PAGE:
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Santa Maria Mayor’s Task Force Identifies Efforts To Quell Youth Violence

Members rank ideas for action plan at four-hour meeting for the Task Force on Youth Safety

Consultant Ernesto Olivares leads discussions during the Santa Maria Mayor Task Force on Youth Safety on Monday afternoon. Click to view larger
Consultant Ernesto Olivares leads discussions during the Santa Maria Mayor Task Force on Youth Safety on Monday afternoon. (Janene Scully / Noozhawk photo)

From expanding mentor programs to improving parks to boosting literacy, members of the Santa Maria Mayor’s Task Force on Youth Safety identified multiple priorities toward efforts to prevent violence in the community.

During a four-hour meeting at Minami Community Center Monday, task force members met in small groups and began revealing assorted priorities.

“It’s not always about how we’re dealing with issues of kids who are already involved in gang violence or impacted by gangs,” said Ernesto Olivares, the consultant hired to help guide the task force’s plan.

“We’re talking about getting kids to learn how to read, learning to read so they read to learn,” Olivares said after the meeting. “It really starts early early early on. It’s never too early to start with an early prevention program.” 

The Mayor’s Task Force on Youth Safety has met since April to work on a plan to stop violence in the community, identifying programs offered and those needed to be started. 

“A lot of these things have been going on but they’ve never been brought together, and when you bring it together it’s stronger,” Olivares said. “There’s a stronger message of yes we can. I always look at it as a safety net where we’re always looking to tighten that weave more and more to keep our kids safe.”

Monday’s meeting included breakout sessions involving smaller groups to develop ideas for preventing youth violence in Santa Maria.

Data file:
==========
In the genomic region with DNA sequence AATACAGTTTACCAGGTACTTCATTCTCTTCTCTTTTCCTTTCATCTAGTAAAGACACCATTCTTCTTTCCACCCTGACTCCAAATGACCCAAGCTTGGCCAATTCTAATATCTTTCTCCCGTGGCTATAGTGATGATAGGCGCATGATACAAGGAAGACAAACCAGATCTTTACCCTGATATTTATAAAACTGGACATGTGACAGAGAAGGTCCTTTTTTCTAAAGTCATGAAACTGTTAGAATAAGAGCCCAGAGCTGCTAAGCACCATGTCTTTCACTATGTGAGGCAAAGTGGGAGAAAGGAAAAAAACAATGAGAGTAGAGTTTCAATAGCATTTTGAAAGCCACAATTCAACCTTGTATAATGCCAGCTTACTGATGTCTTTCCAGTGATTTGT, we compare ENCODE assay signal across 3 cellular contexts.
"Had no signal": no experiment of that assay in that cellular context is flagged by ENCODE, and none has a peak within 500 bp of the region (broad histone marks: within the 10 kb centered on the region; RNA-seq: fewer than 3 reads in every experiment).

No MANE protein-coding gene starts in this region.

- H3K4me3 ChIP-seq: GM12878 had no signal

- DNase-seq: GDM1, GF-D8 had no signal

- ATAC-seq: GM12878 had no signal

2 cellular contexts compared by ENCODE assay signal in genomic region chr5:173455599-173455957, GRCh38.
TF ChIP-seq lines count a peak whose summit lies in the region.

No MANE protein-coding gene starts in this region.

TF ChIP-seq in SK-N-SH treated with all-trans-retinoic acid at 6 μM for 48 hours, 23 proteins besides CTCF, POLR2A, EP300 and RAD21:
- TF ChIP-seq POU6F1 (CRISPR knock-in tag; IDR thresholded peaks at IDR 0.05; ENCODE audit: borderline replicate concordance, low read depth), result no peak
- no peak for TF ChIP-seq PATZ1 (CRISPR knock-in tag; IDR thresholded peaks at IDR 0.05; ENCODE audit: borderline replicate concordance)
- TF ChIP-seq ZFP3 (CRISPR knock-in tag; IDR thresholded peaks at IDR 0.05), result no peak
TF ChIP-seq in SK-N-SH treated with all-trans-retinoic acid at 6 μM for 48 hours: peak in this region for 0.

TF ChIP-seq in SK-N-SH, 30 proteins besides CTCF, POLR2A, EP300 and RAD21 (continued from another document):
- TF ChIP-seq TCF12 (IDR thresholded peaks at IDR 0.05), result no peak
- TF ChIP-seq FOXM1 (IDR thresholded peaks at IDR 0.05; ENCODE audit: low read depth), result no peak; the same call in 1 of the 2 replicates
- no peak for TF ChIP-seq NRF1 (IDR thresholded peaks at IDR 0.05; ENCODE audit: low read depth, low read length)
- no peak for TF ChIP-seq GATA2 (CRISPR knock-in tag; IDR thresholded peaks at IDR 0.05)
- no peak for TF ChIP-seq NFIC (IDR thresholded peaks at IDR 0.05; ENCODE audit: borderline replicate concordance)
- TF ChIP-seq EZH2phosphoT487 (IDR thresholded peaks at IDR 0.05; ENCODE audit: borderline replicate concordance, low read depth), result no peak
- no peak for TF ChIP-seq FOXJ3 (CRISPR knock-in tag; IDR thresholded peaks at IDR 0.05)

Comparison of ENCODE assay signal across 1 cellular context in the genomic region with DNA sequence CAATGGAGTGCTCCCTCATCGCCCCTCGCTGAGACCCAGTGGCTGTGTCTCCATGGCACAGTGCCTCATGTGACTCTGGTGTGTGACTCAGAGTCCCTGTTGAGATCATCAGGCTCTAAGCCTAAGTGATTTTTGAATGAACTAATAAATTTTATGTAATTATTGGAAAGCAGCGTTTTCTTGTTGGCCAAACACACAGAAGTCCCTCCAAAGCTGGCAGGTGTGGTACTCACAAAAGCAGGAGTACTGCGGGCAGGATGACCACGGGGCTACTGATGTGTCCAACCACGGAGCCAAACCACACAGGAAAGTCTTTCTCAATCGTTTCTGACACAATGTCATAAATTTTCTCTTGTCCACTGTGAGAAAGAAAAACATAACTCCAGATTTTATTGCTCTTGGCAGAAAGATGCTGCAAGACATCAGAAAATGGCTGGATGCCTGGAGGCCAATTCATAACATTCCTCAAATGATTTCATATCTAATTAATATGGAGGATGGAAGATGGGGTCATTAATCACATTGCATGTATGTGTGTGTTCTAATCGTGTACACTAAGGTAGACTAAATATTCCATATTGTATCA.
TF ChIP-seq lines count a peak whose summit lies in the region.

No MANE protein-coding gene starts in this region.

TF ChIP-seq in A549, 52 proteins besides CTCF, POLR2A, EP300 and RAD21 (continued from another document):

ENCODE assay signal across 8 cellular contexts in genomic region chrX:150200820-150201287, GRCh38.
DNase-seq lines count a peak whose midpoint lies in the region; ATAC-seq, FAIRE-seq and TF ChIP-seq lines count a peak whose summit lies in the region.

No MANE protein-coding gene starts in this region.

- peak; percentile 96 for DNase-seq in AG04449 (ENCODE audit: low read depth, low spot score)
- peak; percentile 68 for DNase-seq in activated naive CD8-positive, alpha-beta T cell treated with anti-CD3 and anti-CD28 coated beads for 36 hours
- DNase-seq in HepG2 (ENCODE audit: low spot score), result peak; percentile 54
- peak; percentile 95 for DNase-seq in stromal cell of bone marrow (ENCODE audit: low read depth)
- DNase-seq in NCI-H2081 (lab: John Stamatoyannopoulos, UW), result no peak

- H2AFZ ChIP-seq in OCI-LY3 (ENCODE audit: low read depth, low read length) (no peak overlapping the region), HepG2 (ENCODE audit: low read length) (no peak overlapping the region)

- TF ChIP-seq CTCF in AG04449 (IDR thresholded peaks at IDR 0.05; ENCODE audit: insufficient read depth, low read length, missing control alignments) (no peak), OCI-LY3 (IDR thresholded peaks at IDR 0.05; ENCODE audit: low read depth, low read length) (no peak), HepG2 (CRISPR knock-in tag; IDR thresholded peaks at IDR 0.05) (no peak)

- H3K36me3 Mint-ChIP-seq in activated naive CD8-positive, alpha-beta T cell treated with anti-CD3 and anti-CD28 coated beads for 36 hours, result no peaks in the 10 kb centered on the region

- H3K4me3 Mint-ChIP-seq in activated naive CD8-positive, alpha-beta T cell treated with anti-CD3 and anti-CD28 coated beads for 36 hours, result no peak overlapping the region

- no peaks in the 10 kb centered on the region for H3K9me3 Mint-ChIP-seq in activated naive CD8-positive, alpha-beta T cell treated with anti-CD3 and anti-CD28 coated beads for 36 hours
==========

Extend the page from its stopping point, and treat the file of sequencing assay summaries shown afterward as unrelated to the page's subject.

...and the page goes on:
Participants included elected officials along with leaders from assorted county departments, nonprofit organizations and community activists.

Ideas, written on sticky notes, eventually were ranked at four levels ranging from high impact and easy to implement, to low impact, difficult to implement.

Police Chief Phil Hansen said a public awareness program about the long-term effects of domestic violence and child neglect needs to be launched. 

“I don’t think we really address it in a very realistic way in our city. No city does, it’s not just Santa Maria. It’s just sort of an ugly thing,” he said, calling for a similar campaign like the one launched years ago to make people aware of the dangers of drunken driving.

Bob Nelson, aide to Fourth District Supervisor Peter Adam, said his group suggested a way to make participation in sports and youth activities cheaper for families. 

The community also needs to look at dilapidated parks, Nelson added. 

“Sometimes the worst parks attract our worst people,” he said. 

One idea called for starting peer partners for new mothers, to ensure each gets a call offering help or support.

Other priorities suggested a sales tax boost to fund youth activities, providing public transportation for youths to sports and other activities, and ensuring they can get needed mental health services or counseling services.

The argument to boost youth participation in the task force, an idea community activists have argued for since last spring, also appeared to gain momentum at Monday's meeting.  

The next task force meeting is planned for 1:30 p.m. Sept. 18, when members will go through other priorities and assign people to lead them.

Olivares noted the task force had completed a lot of work Monday, the fifth meeting. 

“We’ve got some very very good momentum. It’s a very exciting time indeed,” Olivares said. 

Noozhawk North County editor Janene Scully can be reached at .(JavaScript must be enabled to view this email address). Follow Noozhawk on Twitter: @noozhawk, @NoozhawkNews and @NoozhawkBiz. Connect with Noozhawk on Facebook.

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